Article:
The Unthinkable

Article excerpt

When the Republican majority in the Senate voted down the Comprehensive Test Ban Treaty on October 13, President Clinton called their act "partisanship at its worst." The Washington Post agreed, charging that the vote was "the product of short-term domestic political calculation." The New York Times, too, saw party interest at work: The vote, it editorialized, amounted to "a narrow and misguided show of partisanship." Evidence for this view was not hard to find. Two off-the-cuff comments by Republicans sum up the case.

The first comment pertained to "the unthinkable"-a phrase that, ever since the nuclear strategist Herman Kahn titled a book Thinking About the Unthinkable in the sixties, has been a kind of shorthand for nuclear danger. During the Senate debate, John Czwartacki-an aide to majority leader Trent Lott-found occasion to say it would be "unthinkable." Well, what would be unthinkable? Would it be nuclear war in South Asia, where the military forces of nuclear-armed Pakistan have just seized power from the civilian government and where, according to Newsweek, Pakistan and India are "weaponizing" their bombs-that is, mounting them on delivery vehicles? Would it be the use by terrorists of a "loose nuke" against one of the world's great cities? Would it be that ten, or twenty, or thirty additional nations, following the example of the United States, would see fit to build and test nuclear arsenals? Would it be accidental war with Russia, whose deteriorating arsenal of some 7,000 strategic warheads is still on hairtrigger alert? It was none of these. The thing Czwartacki found unthinkable was the danger that a few Republican senators might join with Democrats to vote for a procedural motion against Lott and in favor of postponement of the vote on the treaty-a course of action favored in a signed letter by sixty-two members of the Senate. What was unthinkable in this debate, in other words, was the slightest breach in Republican Party discipline. It did not happen, and the treaty went down to defeat.

The second comment came in the closing speech of the cursory debate in the Senate. The speaker was the chairman of the Foreign Relations Committee, Jesse Helms, who had bottled the treaty up in his committee for two years, then sprung it on the Senate only when its certain defeat had been clandestinely arranged. He was discussing the joint appeal by British Prime Minister Tony Blair, French President Jacques Chirac and German Chancellor Gerhard Schroder, in which they stated that "we have to face the stark truth that nuclear proliferation remains the major threat to world safety" and begged the Senate to ratify the treaty. These political leaders of the United States' closest allies, Helms opined, were "three people who knew nothing about the United States"-a phrase that managed to insult the three allied statesmen twice in a single phrase, first by accusing them of ignorance, second by implying that the test ban treaty would affect the interests of the United States alone. Their appeal, he alleged, was the mere product of pressure exerted by Clinton (a third insult), leading Blair, as Helms put it on the Senate floor, to say to Clinton, "Oh yes, I'll do that. And give Monica my regards." For a moment, it was hard to believe that one had heard him correctly. Had the name of Monica Lewinsky actually been dragged into the closing minutes of a debate about the safety of the human race from nuclear destruction? What did it mean? Did Helms want us all to burn up in nuclear fire as punishment for our tolerance of Clinton's loose behavior?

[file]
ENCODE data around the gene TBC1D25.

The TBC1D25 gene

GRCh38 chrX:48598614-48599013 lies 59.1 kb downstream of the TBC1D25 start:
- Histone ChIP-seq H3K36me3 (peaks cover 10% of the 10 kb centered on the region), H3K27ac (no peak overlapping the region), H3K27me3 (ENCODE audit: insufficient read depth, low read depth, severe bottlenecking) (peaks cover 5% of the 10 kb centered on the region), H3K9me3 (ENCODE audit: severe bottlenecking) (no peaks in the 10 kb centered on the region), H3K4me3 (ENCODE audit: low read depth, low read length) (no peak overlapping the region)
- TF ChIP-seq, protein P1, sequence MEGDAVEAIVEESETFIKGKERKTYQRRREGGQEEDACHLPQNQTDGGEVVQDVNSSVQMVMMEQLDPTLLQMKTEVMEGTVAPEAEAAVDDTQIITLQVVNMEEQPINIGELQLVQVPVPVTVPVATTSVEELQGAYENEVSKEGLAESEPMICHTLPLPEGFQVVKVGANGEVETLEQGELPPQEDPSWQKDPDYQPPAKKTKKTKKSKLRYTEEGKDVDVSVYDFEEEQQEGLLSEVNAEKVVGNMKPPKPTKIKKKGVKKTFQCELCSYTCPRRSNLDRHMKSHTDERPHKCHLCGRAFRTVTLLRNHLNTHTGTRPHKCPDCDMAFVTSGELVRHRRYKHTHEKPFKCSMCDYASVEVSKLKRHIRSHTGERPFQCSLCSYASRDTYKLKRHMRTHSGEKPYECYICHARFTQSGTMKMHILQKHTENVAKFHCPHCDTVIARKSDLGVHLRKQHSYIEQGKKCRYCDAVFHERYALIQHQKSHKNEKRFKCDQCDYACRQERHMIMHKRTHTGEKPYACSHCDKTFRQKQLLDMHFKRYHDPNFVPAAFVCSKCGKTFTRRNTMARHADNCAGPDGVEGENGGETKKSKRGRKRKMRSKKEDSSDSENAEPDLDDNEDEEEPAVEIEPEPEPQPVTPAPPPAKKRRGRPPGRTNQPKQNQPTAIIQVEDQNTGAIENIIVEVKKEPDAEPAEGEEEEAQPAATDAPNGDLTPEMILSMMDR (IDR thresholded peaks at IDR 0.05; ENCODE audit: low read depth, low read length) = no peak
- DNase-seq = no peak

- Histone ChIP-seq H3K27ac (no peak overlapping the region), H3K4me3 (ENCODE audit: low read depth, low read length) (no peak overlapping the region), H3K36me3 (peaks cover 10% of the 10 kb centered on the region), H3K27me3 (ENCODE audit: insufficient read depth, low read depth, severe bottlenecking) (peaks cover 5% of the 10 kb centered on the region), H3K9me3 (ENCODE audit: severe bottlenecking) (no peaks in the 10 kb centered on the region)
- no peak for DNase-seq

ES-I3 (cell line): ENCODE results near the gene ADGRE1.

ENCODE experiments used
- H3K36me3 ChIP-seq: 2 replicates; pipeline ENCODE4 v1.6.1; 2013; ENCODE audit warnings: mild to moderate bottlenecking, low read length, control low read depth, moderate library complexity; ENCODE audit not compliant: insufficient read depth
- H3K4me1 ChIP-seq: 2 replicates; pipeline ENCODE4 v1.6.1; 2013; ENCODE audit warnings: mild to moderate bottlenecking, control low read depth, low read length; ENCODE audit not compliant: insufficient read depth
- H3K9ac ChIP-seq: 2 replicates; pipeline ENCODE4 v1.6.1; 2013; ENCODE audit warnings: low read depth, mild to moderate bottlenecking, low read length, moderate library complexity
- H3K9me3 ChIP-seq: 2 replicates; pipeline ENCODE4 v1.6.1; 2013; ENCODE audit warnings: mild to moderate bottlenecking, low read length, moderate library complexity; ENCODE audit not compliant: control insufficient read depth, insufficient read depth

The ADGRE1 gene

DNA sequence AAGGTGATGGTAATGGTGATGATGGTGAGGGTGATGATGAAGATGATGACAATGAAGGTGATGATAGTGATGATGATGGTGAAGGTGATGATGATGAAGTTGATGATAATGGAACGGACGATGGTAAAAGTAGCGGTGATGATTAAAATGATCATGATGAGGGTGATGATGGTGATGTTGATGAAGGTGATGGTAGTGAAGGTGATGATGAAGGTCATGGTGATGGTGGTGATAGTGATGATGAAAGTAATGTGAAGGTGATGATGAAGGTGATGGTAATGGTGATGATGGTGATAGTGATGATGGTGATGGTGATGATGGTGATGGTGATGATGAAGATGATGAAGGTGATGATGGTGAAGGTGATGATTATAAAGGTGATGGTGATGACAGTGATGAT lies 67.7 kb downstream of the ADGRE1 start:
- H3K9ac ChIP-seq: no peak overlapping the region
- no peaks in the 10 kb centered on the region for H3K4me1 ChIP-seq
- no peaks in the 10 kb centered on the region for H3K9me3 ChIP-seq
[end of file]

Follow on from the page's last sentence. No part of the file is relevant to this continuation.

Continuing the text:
The similarities between the way the majority handled the test ban vote and the way it handled impeachment earlier in the year are in fact striking. Both causes were supported only by Republicans. Both defied American as well as world opinion. In both contests, Republicans on the far right imposed party discipline over the less extreme elements of the party. At every key juncture in the impeachment-before the House voted articles of impeachment and before the Senate called witnesses, for example-observers surmised that "moderates" in the Republican Party might prevail over their radical-right-wing colleagues to bring the trial to a halt, but they never did. …